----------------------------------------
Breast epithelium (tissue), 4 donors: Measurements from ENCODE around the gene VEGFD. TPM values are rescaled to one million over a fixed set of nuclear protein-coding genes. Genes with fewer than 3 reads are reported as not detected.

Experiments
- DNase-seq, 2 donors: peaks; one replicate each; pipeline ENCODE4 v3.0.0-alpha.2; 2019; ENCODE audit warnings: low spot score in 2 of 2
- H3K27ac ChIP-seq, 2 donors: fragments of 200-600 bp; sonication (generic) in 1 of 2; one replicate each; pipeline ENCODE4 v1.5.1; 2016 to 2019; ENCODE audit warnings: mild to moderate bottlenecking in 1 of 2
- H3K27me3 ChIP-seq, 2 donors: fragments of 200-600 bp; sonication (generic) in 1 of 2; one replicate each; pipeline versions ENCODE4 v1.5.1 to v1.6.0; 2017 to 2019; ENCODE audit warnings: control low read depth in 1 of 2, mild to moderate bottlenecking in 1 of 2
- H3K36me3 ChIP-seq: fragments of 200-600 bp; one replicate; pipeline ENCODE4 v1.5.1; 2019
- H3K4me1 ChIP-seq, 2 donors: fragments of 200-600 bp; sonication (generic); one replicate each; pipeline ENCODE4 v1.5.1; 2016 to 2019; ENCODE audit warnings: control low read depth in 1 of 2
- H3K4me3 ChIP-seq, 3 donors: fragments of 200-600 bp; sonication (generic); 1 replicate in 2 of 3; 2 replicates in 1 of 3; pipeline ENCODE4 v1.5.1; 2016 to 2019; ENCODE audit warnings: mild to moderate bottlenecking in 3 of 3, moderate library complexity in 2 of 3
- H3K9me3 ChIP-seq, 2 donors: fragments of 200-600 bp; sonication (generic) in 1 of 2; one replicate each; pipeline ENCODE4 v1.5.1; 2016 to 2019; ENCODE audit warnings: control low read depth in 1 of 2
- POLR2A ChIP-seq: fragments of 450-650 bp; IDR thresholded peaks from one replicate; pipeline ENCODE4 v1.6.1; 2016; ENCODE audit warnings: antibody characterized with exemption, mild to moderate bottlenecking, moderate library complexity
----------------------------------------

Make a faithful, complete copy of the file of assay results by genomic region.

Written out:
Breast epithelium (tissue), 4 donors: Measurements from ENCODE around the gene VEGFD. TPM values are rescaled to one million over a fixed set of nuclear protein-coding genes. Genes with fewer than 3 reads are reported as not detected.

Experiments
- DNase-seq, 2 donors: peaks; one replicate each; pipeline ENCODE4 v3.0.0-alpha.2; 2019; ENCODE audit warnings: low spot score in 2 of 2
- H3K27ac ChIP-seq, 2 donors: fragments of 200-600 bp; sonication (generic) in 1 of 2; one replicate each; pipeline ENCODE4 v1.5.1; 2016 to 2019; ENCODE audit warnings: mild to moderate bottlenecking in 1 of 2
- H3K27me3 ChIP-seq, 2 donors: fragments of 200-600 bp; sonication (generic) in 1 of 2; one replicate each; pipeline versions ENCODE4 v1.5.1 to v1.6.0; 2017 to 2019; ENCODE audit warnings: control low read depth in 1 of 2, mild to moderate bottlenecking in 1 of 2
- H3K36me3 ChIP-seq: fragments of 200-600 bp; one replicate; pipeline ENCODE4 v1.5.1; 2019
- H3K4me1 ChIP-seq, 2 donors: fragments of 200-600 bp; sonication (generic); one replicate each; pipeline ENCODE4 v1.5.1; 2016 to 2019; ENCODE audit warnings: control low read depth in 1 of 2
- H3K4me3 ChIP-seq, 3 donors: fragments of 200-600 bp; sonication (generic); 1 replicate in 2 of 3; 2 replicates in 1 of 3; pipeline ENCODE4 v1.5.1; 2016 to 2019; ENCODE audit warnings: mild to moderate bottlenecking in 3 of 3, moderate library complexity in 2 of 3
- H3K9me3 ChIP-seq, 2 donors: fragments of 200-600 bp; sonication (generic) in 1 of 2; one replicate each; pipeline ENCODE4 v1.5.1; 2016 to 2019; ENCODE audit warnings: control low read depth in 1 of 2
- POLR2A ChIP-seq: fragments of 450-650 bp; IDR thresholded peaks from one replicate; pipeline ENCODE4 v1.6.1; 2016; ENCODE audit warnings: antibody characterized with exemption, mild to moderate bottlenecking, moderate library complexity